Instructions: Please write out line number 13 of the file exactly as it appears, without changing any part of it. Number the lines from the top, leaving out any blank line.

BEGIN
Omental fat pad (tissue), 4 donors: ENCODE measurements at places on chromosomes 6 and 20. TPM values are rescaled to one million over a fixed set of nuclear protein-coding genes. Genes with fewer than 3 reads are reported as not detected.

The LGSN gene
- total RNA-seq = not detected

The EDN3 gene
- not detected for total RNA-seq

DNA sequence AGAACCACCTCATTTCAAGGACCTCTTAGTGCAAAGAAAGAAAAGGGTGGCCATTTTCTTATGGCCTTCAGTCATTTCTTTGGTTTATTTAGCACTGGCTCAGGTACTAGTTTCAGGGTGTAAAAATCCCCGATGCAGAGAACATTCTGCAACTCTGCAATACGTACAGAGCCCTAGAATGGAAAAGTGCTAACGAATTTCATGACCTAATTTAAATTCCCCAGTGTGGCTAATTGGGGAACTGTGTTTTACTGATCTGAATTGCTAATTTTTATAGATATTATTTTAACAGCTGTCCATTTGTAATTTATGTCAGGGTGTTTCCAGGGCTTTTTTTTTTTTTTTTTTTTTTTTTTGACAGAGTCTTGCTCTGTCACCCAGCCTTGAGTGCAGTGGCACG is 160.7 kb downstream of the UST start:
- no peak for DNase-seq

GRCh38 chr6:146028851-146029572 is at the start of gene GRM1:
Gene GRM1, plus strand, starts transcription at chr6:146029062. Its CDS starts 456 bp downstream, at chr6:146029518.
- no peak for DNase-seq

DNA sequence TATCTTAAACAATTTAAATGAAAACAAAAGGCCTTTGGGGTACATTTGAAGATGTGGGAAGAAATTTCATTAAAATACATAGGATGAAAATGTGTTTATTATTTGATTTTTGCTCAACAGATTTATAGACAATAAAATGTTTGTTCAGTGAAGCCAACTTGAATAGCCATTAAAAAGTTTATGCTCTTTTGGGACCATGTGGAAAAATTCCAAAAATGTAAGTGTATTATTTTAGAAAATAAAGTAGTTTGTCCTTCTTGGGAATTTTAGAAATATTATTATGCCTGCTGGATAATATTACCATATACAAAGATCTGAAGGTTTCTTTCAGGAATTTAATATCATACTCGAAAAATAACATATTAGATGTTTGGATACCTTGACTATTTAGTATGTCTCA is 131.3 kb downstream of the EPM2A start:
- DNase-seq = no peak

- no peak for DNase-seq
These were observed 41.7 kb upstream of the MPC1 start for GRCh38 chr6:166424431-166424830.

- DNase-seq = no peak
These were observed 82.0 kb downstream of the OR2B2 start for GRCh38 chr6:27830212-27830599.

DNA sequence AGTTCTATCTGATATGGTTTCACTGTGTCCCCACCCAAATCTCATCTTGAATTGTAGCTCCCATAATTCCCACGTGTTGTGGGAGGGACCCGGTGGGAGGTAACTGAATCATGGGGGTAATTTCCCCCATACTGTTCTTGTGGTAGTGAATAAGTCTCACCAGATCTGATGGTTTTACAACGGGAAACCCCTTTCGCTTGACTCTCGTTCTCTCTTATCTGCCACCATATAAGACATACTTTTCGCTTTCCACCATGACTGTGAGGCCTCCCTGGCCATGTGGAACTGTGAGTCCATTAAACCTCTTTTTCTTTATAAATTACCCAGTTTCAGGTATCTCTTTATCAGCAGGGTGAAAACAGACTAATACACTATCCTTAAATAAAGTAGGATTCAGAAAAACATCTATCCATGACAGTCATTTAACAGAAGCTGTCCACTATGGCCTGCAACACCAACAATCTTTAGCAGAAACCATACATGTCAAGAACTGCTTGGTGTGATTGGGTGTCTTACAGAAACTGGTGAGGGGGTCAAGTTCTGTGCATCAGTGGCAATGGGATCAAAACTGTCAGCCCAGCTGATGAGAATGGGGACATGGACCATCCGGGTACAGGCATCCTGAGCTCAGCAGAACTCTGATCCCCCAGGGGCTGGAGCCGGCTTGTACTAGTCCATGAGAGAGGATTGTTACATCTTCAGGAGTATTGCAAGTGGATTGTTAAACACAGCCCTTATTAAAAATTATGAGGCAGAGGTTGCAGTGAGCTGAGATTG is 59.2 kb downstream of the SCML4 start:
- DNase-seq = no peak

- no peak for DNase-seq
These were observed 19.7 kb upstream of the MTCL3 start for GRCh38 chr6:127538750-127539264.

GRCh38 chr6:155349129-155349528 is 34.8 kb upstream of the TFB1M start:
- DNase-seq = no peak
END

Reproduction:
- no peak for DNase-seq